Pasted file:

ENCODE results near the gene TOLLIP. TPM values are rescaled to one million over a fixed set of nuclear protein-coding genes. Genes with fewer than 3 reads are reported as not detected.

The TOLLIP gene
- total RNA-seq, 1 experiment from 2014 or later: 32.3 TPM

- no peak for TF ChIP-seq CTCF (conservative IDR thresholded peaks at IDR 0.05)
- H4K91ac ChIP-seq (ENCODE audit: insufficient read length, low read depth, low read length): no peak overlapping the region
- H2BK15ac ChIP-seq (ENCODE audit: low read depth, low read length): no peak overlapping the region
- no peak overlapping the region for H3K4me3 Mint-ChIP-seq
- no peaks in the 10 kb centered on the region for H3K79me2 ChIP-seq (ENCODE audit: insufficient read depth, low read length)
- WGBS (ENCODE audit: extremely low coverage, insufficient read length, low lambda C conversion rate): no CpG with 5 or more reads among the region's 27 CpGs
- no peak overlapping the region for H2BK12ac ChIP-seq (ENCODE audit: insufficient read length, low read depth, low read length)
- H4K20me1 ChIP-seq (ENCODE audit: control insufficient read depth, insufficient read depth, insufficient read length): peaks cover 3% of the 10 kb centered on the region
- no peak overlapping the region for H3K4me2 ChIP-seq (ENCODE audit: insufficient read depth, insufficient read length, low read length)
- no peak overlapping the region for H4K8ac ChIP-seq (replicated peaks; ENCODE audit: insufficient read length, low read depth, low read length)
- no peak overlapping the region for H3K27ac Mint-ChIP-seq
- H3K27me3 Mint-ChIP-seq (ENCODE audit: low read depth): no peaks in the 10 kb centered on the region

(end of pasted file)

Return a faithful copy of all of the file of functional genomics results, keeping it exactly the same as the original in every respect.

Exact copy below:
ENCODE results near the gene TOLLIP. TPM values are rescaled to one million over a fixed set of nuclear protein-coding genes. Genes with fewer than 3 reads are reported as not detected.

The TOLLIP gene
- total RNA-seq, 1 experiment from 2014 or later: 32.3 TPM

- no peak for TF ChIP-seq CTCF (conservative IDR thresholded peaks at IDR 0.05)
- H4K91ac ChIP-seq (ENCODE audit: insufficient read length, low read depth, low read length): no peak overlapping the region
- H2BK15ac ChIP-seq (ENCODE audit: low read depth, low read length): no peak overlapping the region
- no peak overlapping the region for H3K4me3 Mint-ChIP-seq
- no peaks in the 10 kb centered on the region for H3K79me2 ChIP-seq (ENCODE audit: insufficient read depth, low read length)
- WGBS (ENCODE audit: extremely low coverage, insufficient read length, low lambda C conversion rate): no CpG with 5 or more reads among the region's 27 CpGs
- no peak overlapping the region for H2BK12ac ChIP-seq (ENCODE audit: insufficient read length, low read depth, low read length)
- H4K20me1 ChIP-seq (ENCODE audit: control insufficient read depth, insufficient read depth, insufficient read length): peaks cover 3% of the 10 kb centered on the region
- no peak overlapping the region for H3K4me2 ChIP-seq (ENCODE audit: insufficient read depth, insufficient read length, low read length)
- no peak overlapping the region for H4K8ac ChIP-seq (replicated peaks; ENCODE audit: insufficient read length, low read depth, low read length)
- no peak overlapping the region for H3K27ac Mint-ChIP-seq
- H3K27me3 Mint-ChIP-seq (ENCODE audit: low read depth): no peaks in the 10 kb centered on the region